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  • Sweated Work, Weak Bodies: Anti-Sweatshop Campaigns and Languages of Labor
  • Allison L. Hepler
Daniel E. Bender . Sweated Work, Weak Bodies: Anti-Sweatshop Campaigns and Languages of Labor. New Brunswick, N.J.: Rutgers University Press, 2004. x + 272 pp. Ill. $62.00 (cloth, 0-8135-3337-6), $23.95 (paperbound, 0-8135-3338-4).

Sweatshops, an integral part of the global economy today, evoke images of exploited workers laboring under poor working conditions, not unlike the sweatshops of a hundred years ago in this country. According to Daniel E. Bender, what we learn from the antisweatshop campaigns during the Progressive Era can help us understand and combat these workplaces today, despite many differences. In this powerfully written book, Bender reminds us of both the importance and the limitations of cross-class coalitions and gender differences in creating conditions for improvement. Emerging, as they did, during the growth of the "modern factory," antisweatshop campaigns, he argues, became a tool for promoting the modern capitalist system and for institutionalizing a marginalized female workforce. By focusing on the weaknesses of workers' bodies caused by sweatshop conditions, these campaigns also medicalized workplace health and safety, another aspect of modern capitalism.

The most important contribution of Bender's book, however, is its depiction of how various groups coalesced around sweatshop regulation and/or elimination, each using its own language and methods. For instance, while Jewish immigrants described sweatshop workers as victims, factory inspectors viewed sweatshop conditions as a sign of Jews' racial inferiority and degradation that threatened the rest of society. And, since middle-class consumers often bought what was made in these sweatshops, it was in their best interest to improve [End Page 599] conditions lest they purchase manufactured goods that might carry filth and, more importantly, contagious disease. Key to coalition-building, according to Bender, was an understanding of women, especially those involved in homework, as transient workers. Thus, the language of gender difference, employed by women workers themselves as well as by male factory inspectors and male immigrant workers, was an important element in the cross-class antisweatshop campaigns. Indeed, Bender's analysis of gender is so central to the book that its subtitle might more accurately be "Anti-Sweatshop Campaigns and Languages of Gender" rather than "Languages of Labor."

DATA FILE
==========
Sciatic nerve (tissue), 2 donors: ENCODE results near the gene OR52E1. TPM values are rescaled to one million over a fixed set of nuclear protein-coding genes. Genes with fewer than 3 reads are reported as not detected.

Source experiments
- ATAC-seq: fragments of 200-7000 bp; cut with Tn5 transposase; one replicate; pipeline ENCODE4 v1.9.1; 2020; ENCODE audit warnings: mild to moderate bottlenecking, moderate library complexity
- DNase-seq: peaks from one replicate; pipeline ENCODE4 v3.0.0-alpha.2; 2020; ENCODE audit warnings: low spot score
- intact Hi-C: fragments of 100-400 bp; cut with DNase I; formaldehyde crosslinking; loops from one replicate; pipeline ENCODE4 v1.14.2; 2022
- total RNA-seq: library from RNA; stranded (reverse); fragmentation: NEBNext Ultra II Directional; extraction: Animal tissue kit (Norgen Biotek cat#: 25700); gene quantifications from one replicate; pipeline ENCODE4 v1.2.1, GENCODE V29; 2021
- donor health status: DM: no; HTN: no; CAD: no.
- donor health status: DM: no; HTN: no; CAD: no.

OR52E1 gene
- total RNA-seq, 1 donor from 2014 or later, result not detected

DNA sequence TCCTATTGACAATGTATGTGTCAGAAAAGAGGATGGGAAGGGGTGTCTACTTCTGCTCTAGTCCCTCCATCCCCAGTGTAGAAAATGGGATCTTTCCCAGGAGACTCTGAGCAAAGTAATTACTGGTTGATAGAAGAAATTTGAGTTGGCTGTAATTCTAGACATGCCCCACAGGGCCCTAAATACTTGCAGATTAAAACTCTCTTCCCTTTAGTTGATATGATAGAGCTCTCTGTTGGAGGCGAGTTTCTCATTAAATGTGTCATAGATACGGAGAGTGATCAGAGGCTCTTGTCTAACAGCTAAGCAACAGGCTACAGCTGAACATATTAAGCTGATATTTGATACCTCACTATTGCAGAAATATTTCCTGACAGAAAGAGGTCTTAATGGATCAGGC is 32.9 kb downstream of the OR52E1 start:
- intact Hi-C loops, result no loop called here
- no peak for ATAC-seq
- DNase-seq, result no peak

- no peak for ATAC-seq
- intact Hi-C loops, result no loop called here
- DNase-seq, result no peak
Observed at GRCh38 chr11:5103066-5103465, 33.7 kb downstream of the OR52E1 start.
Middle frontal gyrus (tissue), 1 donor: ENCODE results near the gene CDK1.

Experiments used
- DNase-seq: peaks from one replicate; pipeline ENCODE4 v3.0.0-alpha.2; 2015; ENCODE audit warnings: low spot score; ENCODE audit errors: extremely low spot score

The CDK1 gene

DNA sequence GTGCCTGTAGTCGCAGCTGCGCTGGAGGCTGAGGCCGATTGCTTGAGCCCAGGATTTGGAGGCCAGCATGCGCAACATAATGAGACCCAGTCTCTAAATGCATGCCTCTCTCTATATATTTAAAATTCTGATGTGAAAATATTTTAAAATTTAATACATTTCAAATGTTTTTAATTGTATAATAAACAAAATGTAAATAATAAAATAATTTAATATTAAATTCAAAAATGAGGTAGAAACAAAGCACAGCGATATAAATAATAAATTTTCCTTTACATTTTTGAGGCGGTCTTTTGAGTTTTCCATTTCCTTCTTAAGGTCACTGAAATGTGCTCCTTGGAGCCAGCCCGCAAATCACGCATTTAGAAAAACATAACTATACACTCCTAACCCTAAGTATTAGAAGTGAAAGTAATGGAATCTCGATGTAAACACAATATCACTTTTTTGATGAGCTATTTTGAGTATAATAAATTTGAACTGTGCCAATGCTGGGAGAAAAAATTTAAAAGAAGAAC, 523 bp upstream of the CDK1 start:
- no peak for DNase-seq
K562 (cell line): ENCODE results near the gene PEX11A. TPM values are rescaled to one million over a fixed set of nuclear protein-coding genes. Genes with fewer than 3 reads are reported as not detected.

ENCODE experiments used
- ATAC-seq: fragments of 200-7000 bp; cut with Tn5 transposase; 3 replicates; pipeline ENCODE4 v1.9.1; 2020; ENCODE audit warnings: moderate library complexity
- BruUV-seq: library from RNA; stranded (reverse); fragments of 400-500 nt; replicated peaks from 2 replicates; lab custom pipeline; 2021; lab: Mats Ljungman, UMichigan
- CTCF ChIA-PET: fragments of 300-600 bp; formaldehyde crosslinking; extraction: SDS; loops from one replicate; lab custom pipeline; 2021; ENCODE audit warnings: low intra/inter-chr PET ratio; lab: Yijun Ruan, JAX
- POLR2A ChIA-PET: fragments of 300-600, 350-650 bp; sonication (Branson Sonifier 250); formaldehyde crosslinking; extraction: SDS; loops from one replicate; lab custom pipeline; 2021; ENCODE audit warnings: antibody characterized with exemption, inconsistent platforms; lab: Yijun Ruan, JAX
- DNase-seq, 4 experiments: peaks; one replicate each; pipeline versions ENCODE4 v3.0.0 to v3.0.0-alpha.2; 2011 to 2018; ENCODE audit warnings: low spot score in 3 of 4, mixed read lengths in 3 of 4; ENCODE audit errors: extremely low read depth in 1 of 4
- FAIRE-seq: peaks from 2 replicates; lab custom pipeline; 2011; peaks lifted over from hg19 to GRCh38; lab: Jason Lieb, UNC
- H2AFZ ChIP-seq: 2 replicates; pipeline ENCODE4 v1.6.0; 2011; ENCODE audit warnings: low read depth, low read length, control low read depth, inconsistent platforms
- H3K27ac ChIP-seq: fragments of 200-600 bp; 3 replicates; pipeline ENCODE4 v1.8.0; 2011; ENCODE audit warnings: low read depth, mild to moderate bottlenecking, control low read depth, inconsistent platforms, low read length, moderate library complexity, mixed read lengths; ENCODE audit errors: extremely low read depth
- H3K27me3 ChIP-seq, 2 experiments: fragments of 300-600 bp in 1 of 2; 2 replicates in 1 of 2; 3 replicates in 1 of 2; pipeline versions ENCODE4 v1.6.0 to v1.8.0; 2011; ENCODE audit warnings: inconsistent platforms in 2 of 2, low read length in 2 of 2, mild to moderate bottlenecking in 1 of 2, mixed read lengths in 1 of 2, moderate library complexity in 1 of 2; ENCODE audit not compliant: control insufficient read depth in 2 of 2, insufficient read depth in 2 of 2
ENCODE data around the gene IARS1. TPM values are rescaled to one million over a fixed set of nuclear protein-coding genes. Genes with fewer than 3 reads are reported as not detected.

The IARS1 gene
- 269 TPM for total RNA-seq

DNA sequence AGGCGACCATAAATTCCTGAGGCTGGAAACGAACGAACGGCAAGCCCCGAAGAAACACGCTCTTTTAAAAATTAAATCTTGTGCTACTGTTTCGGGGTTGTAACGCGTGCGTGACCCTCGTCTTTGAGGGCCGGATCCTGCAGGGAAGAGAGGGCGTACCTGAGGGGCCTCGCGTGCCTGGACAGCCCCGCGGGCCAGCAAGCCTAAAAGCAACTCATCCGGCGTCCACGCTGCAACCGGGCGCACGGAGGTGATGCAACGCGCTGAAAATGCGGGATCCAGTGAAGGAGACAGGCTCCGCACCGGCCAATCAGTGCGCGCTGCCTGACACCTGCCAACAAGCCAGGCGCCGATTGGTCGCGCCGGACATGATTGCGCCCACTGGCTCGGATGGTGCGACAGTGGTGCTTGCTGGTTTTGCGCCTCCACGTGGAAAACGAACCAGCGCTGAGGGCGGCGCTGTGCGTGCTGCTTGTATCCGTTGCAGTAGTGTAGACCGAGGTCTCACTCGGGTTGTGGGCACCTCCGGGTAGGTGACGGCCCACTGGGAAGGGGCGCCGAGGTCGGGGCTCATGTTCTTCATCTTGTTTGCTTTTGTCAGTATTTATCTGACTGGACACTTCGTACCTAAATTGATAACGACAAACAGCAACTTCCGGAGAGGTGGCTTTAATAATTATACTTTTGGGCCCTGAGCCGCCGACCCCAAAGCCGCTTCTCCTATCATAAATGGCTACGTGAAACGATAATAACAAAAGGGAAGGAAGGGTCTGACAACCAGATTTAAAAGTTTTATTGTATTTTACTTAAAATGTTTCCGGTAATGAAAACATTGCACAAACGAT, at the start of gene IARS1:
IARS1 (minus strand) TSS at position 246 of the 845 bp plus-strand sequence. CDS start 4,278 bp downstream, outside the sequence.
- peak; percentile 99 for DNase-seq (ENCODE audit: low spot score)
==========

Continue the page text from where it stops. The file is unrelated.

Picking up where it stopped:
Nevertheless, argues Bender, coalitions have their limitations. Specifically, strikes in the first and second decades of the twentieth century created factionalism within the unions, most notably the International Ladies Garment Workers Union. Factionalism, he argues, particularly the introduction of Communist union leadership, led to the demise of the coalition. Employers used it to flaunt health and safety regulations, and factory inspectors found themselves increasingly unable or unwilling to ally with the union leadership.

Bender also demonstrates that the strikes of the 1910s and 1920s created female activists who increasingly viewed themselves as "real workers" and not just "women workers," worthy of all the rights of their male counterparts. Women workers, however, despite or perhaps because of the cross-class alliances that had been formed among women for improved working conditions, also used the language of sexual difference, referring to themselves as temporary workers. The norm among these communities was the male as breadwinner and the female as future mother. These alliances, particularly between women in the ILGWU and the Women's Trade Union League, and their belief in gender difference, also contributed to the inability of workers to formulate a strong class-based antisweatshop coalition.

This book is written for labor historians. Bender's story certainly adds a chapter to the history of occupational health and safety, but despite his emphasis on how workers' bodies became an important site for the antisweatshop campaigns, most of his evidence and arguments focus on organizing. That said, however, historians of medicine are to be reminded of how health concerns become significant political and economic tools, as they did during the antisweatshop campaigns, particularly when this reminder is placed alongside the book's graphic depictions of working conditions among the immigrant Jewish community. Bender also reminds us to pay attention to the lessons of the past as we create antisweatshop campaigns in the twenty-first century.

Allison L. Hepler
University of Maine at Farmington...


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pp. 599-600
Launched on MUSE
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